Lab signs pact with Asian Inc. to develop minority-owned businesses

May 2, 2016
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Michael Chan (left), the president of ASIAN Inc., the non-profit organization that operates the Minority Business Development Agency’s San Francisco Center, and Rich Rankin, the director of LLNL’s Industrial Partnerships Office, shake hands after signing an agreement to help develop minority-owned businesses. Photo by Julie Russell/LLNL (Download Image)

Lab signs pact with Asian Inc. to develop minority-owned businesses

Stephen Wampler, wampler1@llnl.gov, 925-423-3107

Lawrence Livermore National Laboratory (LLNL) has signed a continuing Strategic Collaboration Agreement with ASIAN, Inc., the non-profit organization that operates the Minority Business Development Agency’s (MBDA) San Francisco Center.

The agreement enables both parties to tap into resources to help develop minority-owned businesses. The San Francisco MBDA Business Center (SFMBDA) is one of 44 such centers across the country operated on behalf of MBDA, an agency within the U.S. Department of Commerce.

The agreement signed with Lawrence Livermore enables business transactions to occur between the Lab and the center. It is the second such agreement between the two organizations, following on the initial one signed in 2014.

MBDA’s mission is to promote the growth and competitiveness of minority-owned businesses by providing access to capital, contracts and market opportunities in the U.S. and abroad. For more than 45 years, ASIAN, Inc., which also operates MBDA Business Centers in San Jose and Fresno, has worked to assist minority-owned businesses in Northern California and beyond.

During last Monday’s signing ceremony, Michael Chan, president of ASIAN, Inc., called the agreement “another milestone in our decades-long effort to nurture productive public-private partnerships.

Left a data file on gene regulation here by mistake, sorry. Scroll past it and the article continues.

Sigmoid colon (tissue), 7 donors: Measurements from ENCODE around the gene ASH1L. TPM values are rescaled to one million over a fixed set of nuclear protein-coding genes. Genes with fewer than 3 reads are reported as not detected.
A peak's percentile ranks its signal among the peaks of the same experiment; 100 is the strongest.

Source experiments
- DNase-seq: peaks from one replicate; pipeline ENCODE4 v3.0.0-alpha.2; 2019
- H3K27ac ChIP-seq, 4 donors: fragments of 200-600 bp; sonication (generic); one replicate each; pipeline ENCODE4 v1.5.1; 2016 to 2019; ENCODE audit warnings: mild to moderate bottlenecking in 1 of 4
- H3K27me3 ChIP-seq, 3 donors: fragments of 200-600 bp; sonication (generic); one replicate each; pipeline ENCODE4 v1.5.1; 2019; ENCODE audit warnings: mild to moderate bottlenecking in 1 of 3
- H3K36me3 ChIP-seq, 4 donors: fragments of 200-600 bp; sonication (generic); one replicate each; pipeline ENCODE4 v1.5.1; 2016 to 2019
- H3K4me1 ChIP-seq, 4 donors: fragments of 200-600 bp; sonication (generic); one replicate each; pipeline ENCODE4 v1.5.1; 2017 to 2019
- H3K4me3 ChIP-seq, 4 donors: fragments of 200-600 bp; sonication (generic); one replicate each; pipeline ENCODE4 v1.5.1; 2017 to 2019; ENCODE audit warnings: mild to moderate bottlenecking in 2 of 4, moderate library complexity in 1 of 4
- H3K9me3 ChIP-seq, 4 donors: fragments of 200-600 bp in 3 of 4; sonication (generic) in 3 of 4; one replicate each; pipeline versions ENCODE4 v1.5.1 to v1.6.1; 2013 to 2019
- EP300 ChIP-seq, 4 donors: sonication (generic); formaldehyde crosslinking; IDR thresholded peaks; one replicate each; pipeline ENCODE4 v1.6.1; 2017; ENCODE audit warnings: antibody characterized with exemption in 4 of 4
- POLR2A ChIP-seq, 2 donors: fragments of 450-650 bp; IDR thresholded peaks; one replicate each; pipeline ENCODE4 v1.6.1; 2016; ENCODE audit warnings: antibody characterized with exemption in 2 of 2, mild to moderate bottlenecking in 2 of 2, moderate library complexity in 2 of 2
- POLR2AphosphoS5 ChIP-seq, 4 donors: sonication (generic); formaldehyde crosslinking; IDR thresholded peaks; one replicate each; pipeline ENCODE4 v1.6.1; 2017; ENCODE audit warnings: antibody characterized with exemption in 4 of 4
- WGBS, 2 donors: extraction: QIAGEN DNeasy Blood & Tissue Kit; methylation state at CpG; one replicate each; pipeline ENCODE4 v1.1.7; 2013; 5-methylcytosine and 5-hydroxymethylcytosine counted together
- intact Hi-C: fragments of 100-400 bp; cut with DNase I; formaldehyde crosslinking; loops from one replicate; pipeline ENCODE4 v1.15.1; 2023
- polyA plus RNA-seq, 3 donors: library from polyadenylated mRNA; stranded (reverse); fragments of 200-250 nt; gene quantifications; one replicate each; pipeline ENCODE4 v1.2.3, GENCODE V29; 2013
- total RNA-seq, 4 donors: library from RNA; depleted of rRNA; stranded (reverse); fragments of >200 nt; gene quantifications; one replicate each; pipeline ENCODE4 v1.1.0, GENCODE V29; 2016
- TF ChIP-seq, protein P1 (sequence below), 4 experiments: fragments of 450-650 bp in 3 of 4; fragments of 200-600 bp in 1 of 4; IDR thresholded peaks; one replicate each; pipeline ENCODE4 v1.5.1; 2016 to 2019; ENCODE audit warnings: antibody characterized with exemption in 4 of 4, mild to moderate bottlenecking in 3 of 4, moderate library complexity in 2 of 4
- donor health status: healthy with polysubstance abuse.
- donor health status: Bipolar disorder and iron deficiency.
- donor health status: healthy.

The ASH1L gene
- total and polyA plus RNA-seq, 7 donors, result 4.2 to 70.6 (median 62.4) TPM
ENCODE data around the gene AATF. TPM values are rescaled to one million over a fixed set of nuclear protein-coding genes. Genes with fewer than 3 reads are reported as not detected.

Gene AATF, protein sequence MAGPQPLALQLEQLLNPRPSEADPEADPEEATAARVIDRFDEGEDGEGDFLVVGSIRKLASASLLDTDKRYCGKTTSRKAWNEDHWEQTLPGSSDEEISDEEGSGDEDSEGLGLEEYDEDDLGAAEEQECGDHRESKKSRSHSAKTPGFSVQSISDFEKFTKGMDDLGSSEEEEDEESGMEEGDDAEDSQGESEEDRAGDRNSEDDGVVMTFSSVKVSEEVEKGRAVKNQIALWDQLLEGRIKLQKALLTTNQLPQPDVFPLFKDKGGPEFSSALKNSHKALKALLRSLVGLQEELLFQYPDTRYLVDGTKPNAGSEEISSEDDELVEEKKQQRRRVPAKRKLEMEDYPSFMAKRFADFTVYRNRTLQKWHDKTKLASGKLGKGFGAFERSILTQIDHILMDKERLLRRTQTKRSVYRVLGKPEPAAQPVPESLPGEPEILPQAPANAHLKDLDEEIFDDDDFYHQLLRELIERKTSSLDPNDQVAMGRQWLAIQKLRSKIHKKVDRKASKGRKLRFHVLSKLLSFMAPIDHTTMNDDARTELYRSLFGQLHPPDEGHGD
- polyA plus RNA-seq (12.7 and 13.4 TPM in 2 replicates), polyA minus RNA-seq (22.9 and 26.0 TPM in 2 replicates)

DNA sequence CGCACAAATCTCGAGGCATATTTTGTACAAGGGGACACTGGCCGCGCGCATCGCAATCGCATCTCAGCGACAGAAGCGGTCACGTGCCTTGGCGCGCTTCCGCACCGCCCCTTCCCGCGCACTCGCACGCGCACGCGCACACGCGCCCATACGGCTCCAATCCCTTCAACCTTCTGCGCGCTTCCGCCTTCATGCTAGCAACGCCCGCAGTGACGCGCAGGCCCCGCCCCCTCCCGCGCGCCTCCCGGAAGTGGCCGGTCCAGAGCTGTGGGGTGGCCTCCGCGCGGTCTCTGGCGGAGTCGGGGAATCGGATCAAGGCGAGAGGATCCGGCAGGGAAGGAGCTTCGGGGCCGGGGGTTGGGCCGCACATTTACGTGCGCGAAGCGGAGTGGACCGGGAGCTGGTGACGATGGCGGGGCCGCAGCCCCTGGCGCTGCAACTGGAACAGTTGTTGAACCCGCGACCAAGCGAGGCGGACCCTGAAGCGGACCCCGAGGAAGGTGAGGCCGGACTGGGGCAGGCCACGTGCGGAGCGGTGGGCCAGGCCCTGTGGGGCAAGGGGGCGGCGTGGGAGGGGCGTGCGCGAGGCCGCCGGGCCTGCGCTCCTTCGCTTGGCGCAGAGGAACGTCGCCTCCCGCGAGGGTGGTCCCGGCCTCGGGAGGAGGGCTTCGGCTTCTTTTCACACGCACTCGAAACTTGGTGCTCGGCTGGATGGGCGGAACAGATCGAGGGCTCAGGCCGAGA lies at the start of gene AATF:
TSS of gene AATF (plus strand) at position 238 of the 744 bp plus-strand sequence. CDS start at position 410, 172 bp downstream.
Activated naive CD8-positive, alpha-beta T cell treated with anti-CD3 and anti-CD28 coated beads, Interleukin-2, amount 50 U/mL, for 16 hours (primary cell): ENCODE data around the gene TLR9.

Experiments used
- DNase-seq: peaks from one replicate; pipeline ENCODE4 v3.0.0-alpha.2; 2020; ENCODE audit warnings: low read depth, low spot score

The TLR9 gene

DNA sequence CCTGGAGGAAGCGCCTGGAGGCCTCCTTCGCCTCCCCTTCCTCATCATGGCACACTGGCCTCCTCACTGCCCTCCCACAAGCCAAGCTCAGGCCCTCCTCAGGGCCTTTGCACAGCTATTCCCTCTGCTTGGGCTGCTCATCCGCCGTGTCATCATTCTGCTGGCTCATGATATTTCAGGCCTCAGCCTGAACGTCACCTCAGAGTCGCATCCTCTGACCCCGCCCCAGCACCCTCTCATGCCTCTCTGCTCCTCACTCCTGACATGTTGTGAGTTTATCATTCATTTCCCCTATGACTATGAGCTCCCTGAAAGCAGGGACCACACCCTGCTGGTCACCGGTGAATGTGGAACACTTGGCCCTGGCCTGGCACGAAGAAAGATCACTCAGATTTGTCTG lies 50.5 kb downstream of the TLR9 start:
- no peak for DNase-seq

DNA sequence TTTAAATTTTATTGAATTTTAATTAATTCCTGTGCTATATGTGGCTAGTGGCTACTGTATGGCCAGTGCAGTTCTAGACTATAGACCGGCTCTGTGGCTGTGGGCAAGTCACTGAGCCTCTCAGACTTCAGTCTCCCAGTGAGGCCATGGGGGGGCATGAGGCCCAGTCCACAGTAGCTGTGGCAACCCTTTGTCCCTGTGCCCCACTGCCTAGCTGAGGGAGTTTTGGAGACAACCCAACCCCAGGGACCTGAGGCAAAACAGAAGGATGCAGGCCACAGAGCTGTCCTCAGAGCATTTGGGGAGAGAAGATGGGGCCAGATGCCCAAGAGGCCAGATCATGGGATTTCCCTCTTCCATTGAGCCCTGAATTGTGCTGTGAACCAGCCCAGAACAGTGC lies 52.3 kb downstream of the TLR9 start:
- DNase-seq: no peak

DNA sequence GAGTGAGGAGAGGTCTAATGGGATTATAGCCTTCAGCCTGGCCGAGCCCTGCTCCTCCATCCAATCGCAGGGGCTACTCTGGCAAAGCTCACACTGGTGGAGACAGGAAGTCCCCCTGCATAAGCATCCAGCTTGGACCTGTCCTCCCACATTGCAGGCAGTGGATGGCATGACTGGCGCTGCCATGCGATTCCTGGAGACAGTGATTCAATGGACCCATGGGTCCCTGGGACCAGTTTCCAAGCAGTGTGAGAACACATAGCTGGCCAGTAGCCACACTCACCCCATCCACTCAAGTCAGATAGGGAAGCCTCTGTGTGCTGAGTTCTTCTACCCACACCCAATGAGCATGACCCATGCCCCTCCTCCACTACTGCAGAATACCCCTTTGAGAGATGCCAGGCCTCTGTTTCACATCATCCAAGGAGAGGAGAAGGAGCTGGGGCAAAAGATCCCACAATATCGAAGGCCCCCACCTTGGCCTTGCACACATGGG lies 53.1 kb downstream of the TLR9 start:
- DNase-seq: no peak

“This agreement memorializes our common goal of increasing minority entrepreneurship within our innovation economy here in California and throughout the United States,” Chan said. “Federal laboratory research and development is vital to our remaining a cutting-edge and competitive economy.”

Rich Rankin, director of LLNL’s Industrial Partnerships Office, said the partnership allows LLNL to tap into SFMBDA’s network of minority-owned businesses and entrepreneurs who could be interested in commercializing Lab technology.

“I think the long-term vision would be one of close collaboration between the two organizations and to provide our scientists and engineers with the opportunity to work with minority entrepreneurs,” Rankin said. Among LLNL’s core top technologies are life sciences, medical instruments, energy, radiation detectors, information technology, lasers and optics, materials and advanced manufacturing, Rankin said, noting that LLNL normally files about 150 invention disclosures per year and normally has about 1,500 patents in force.

According to U.S. Census data, there are more than 65,000 minority technology companies employing more than 500,000 people in the U.S. and abroad, said Lamar Heystek, SFMBDA director, in comments after the meeting.

“These firms have the potential to bring scientific discoveries to the marketplace by utilizing federal R&D at labs such as Lawrence Livermore,” Heystek added. “Leveraging the diversity of our know-how is key to our country’s continued global competitiveness.”

 

 

Stephen Wampler
925-423-3107